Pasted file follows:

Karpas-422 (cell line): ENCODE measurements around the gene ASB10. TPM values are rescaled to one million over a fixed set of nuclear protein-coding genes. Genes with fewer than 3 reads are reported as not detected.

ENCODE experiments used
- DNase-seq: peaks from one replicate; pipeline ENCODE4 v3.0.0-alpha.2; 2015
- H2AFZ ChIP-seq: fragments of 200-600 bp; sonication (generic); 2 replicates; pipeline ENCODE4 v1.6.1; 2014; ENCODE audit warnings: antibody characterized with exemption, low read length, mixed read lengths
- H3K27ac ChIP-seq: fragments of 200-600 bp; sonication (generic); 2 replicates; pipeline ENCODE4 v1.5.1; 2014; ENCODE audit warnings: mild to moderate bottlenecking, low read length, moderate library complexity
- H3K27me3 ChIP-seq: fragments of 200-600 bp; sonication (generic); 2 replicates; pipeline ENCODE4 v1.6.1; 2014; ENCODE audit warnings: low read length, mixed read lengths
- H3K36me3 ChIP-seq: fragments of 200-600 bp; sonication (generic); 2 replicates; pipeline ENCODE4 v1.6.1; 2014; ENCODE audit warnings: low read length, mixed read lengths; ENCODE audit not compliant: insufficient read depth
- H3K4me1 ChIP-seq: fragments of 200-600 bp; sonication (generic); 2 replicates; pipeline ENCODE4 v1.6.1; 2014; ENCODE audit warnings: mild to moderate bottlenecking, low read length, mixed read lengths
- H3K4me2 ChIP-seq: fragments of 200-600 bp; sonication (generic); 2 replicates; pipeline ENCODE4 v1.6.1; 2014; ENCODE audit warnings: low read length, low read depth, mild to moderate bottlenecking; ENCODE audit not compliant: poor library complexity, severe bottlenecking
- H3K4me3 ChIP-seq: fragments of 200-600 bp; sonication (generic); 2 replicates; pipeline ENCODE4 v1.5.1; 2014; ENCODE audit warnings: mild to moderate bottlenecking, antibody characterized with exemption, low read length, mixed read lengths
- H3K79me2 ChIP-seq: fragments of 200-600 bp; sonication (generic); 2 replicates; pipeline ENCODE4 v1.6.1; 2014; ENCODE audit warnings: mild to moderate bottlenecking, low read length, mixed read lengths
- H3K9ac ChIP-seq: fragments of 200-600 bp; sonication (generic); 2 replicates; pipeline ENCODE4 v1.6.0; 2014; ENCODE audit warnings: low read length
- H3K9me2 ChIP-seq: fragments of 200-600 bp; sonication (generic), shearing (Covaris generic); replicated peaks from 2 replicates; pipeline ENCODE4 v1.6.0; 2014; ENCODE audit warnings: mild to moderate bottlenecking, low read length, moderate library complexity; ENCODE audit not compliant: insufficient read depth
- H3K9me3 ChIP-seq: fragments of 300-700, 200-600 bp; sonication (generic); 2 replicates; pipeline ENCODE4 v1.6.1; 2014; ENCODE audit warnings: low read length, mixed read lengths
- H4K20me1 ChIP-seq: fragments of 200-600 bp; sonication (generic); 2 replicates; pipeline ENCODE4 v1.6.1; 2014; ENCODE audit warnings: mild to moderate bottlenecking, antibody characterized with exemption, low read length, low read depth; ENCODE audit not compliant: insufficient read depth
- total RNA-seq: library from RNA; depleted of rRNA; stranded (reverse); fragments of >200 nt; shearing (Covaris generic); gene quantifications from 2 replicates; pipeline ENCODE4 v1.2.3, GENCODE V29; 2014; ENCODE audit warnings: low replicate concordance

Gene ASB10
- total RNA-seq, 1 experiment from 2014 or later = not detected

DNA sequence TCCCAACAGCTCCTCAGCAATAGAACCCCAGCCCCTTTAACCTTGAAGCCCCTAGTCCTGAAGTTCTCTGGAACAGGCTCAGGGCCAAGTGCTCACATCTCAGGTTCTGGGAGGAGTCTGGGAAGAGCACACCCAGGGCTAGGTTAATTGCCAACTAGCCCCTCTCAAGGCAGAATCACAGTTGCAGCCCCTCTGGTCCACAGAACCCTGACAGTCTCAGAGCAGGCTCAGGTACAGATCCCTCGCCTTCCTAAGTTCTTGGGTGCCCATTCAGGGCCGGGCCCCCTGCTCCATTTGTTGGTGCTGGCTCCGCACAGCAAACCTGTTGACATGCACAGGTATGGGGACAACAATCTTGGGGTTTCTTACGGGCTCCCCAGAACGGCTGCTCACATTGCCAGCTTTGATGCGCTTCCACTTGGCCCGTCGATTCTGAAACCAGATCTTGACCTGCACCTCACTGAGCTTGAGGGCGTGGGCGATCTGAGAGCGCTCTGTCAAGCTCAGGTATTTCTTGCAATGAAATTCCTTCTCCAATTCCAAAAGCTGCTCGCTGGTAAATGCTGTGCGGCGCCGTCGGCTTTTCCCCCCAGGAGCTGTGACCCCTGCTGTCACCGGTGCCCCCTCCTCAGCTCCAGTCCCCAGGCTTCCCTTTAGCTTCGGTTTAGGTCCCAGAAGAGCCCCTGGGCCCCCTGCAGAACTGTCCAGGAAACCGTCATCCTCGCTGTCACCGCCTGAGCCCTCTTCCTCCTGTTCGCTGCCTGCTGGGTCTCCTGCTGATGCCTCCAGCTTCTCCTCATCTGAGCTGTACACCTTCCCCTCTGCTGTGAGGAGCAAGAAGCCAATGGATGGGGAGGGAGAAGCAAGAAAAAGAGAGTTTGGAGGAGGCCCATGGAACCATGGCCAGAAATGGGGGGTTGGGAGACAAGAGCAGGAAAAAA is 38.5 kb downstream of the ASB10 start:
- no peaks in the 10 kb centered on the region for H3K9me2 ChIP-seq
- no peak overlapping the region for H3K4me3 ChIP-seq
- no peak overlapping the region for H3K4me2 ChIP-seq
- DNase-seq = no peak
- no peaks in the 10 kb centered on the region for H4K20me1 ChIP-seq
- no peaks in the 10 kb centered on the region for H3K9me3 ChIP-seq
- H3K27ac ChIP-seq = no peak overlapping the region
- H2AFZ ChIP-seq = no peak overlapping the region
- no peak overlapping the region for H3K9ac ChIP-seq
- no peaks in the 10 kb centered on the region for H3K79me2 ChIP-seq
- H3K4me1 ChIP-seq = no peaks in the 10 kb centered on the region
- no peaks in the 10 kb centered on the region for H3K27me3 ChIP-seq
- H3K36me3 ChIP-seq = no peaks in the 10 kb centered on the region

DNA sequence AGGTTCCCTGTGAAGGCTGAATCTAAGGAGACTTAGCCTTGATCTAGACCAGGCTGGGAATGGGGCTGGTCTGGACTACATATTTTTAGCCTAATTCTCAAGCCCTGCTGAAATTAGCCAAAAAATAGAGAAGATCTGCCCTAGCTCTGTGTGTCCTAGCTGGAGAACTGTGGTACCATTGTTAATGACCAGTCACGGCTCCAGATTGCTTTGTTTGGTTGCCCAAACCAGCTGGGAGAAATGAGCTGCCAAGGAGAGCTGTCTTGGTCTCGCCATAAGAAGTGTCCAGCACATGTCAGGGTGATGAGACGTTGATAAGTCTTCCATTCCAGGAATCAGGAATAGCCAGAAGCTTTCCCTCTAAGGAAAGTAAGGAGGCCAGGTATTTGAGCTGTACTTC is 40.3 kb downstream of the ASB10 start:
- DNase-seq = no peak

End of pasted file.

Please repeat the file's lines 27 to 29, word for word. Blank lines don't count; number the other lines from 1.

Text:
- H2AFZ ChIP-seq = no peak overlapping the region
- no peak overlapping the region for H3K9ac ChIP-seq
- no peaks in the 10 kb centered on the region for H3K79me2 ChIP-seq